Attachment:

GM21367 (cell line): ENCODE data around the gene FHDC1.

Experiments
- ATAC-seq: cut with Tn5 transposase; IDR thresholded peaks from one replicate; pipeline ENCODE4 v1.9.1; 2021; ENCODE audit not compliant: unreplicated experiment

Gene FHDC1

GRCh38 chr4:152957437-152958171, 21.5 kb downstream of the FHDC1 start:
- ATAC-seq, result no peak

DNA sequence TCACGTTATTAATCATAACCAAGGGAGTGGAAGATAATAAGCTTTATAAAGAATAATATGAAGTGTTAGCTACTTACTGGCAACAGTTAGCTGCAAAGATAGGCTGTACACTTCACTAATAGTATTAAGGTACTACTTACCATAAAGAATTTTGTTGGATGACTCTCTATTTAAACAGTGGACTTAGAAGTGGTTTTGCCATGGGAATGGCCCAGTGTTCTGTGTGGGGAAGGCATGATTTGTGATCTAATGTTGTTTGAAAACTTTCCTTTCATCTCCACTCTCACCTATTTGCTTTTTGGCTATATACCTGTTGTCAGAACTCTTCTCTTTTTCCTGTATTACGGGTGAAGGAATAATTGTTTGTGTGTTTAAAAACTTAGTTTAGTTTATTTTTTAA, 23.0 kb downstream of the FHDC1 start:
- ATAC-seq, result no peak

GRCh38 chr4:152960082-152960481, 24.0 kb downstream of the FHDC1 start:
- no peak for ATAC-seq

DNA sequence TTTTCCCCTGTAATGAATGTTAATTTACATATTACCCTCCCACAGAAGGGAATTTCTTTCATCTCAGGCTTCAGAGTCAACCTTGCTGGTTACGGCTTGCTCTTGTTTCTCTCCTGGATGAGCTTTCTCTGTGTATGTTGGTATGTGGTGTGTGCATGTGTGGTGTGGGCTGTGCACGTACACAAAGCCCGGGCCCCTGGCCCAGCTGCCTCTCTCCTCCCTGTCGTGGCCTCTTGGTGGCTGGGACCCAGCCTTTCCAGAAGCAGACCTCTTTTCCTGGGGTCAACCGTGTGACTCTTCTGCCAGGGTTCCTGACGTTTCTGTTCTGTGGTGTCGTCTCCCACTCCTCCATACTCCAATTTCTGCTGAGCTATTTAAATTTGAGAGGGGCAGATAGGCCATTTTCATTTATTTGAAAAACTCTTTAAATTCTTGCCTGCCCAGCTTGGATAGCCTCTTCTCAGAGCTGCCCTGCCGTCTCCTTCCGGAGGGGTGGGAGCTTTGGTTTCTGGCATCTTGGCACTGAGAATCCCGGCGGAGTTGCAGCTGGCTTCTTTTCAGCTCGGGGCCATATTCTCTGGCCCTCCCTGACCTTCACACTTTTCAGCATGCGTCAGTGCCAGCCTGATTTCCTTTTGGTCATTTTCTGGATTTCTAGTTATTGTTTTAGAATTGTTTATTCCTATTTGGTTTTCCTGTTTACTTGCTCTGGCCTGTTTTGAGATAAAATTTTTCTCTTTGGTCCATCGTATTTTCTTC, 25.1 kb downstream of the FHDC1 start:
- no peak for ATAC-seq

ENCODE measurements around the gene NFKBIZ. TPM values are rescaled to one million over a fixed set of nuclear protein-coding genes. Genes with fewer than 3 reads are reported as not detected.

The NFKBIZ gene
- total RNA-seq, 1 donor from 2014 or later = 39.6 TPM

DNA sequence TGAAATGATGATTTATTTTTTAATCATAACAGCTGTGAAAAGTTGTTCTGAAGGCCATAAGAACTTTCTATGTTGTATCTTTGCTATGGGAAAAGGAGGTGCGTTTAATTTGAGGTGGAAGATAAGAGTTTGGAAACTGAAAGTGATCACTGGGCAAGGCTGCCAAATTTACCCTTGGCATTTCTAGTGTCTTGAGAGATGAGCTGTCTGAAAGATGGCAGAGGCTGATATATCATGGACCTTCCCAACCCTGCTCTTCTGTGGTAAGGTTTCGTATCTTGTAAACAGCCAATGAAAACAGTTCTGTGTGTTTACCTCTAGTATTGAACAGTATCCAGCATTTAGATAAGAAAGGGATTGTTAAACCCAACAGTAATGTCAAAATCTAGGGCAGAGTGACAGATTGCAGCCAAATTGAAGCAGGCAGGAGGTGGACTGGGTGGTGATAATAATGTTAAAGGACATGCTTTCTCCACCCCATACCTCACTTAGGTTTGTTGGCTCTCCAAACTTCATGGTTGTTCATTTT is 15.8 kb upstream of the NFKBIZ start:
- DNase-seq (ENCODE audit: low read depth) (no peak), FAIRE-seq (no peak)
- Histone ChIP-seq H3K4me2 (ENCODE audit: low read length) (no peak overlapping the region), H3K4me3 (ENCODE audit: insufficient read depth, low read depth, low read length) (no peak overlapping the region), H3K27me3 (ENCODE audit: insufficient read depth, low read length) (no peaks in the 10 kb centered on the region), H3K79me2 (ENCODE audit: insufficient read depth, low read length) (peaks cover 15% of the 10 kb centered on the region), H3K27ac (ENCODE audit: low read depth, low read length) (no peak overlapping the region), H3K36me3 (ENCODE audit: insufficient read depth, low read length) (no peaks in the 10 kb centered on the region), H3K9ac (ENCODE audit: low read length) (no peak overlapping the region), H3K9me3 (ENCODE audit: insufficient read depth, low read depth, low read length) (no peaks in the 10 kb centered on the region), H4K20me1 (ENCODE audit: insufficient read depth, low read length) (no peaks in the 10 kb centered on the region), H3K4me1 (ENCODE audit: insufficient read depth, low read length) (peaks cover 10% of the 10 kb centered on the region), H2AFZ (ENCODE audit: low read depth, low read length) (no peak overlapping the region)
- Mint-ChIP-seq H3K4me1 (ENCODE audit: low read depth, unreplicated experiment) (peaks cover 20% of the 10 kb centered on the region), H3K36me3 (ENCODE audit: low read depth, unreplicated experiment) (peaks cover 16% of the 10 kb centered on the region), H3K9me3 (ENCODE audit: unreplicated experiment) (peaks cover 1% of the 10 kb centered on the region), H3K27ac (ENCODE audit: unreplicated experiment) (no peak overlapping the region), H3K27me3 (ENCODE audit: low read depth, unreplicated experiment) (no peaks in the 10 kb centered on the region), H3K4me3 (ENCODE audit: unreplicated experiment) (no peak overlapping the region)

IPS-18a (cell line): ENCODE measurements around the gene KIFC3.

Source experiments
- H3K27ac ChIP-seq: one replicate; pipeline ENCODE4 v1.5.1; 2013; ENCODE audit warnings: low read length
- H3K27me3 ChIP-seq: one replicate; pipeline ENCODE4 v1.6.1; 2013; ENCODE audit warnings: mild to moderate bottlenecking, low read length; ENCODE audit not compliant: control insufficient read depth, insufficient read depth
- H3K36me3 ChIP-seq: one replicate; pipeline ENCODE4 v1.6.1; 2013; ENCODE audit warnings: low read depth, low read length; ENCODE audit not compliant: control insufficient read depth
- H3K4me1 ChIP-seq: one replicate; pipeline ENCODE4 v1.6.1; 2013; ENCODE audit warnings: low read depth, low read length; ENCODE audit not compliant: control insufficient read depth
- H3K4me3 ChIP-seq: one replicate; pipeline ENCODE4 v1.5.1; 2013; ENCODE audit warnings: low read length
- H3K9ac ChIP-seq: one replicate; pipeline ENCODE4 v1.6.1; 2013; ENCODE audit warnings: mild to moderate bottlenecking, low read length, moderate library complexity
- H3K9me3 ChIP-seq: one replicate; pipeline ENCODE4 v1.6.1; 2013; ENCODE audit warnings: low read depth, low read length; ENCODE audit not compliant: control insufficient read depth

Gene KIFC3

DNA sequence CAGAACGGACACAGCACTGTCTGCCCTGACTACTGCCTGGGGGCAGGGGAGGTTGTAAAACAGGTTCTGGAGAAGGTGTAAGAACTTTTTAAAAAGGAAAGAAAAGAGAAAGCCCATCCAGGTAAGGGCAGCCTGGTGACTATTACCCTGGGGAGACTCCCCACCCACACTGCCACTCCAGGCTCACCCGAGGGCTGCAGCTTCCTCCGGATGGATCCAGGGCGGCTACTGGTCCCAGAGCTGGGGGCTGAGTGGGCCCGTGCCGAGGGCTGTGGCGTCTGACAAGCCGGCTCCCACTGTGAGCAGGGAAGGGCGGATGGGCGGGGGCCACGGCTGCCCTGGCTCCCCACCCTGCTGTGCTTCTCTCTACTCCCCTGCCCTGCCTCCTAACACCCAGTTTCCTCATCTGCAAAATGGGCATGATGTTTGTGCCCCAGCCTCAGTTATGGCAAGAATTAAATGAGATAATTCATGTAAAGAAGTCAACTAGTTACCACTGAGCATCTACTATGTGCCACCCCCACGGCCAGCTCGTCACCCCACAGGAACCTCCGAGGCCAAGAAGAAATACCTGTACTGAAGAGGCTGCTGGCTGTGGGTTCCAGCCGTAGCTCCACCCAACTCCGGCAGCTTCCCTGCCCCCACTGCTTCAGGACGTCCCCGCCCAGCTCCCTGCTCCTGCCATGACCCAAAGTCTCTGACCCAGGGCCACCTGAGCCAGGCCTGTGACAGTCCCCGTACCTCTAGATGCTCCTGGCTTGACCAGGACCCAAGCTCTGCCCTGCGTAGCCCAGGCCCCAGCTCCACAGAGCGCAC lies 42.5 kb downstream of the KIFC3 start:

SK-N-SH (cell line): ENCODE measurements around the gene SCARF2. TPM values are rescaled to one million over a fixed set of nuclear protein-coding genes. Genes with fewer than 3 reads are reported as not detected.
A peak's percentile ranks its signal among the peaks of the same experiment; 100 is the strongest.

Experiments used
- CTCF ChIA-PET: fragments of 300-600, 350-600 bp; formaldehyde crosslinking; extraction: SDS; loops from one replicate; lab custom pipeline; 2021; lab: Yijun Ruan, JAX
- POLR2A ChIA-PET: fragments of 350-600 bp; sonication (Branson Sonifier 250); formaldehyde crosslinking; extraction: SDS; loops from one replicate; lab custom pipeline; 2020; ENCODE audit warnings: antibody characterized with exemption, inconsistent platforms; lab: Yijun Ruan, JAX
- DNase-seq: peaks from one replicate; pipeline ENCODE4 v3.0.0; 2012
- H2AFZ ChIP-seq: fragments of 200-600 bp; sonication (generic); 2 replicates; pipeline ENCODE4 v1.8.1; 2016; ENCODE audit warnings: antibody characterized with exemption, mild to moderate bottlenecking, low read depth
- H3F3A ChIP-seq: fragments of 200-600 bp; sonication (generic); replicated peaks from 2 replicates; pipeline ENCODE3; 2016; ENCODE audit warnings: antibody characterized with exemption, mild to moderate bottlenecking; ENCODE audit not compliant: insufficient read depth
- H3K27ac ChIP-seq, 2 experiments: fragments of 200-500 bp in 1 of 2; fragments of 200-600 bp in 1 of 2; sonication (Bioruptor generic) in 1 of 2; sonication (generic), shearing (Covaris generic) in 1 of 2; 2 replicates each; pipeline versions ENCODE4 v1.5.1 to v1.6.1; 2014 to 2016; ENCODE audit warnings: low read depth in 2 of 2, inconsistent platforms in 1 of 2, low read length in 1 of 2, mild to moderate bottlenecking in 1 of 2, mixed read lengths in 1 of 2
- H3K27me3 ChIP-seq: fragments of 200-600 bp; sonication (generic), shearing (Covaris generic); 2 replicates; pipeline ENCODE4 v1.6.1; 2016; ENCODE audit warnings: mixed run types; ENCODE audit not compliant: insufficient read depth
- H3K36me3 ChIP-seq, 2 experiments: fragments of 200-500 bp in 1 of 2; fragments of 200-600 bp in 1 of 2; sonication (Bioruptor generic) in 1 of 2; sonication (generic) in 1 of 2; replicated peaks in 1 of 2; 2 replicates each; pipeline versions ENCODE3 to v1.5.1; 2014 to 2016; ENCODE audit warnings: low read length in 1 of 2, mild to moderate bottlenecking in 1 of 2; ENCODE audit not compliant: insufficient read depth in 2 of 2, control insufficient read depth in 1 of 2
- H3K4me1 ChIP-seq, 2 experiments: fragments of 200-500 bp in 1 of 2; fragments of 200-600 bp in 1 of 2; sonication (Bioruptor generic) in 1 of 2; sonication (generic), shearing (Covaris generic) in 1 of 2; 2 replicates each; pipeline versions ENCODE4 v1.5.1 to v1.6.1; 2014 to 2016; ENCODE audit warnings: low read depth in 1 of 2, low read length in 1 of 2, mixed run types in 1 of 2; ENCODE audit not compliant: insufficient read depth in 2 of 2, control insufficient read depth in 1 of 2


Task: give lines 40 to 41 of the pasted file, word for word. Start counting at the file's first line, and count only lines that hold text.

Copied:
- H3K27me3 ChIP-seq: fragments of 200-600 bp; sonication (generic), shearing (Covaris generic); 2 replicates; pipeline ENCODE4 v1.6.1; 2016; ENCODE audit warnings: mixed run types; ENCODE audit not compliant: insufficient read depth
- H3K36me3 ChIP-seq, 2 experiments: fragments of 200-500 bp in 1 of 2; fragments of 200-600 bp in 1 of 2; sonication (Bioruptor generic) in 1 of 2; sonication (generic) in 1 of 2; replicated peaks in 1 of 2; 2 replicates each; pipeline versions ENCODE3 to v1.5.1; 2014 to 2016; ENCODE audit warnings: low read length in 1 of 2, mild to moderate bottlenecking in 1 of 2; ENCODE audit not compliant: insufficient read depth in 2 of 2, control insufficient read depth in 1 of 2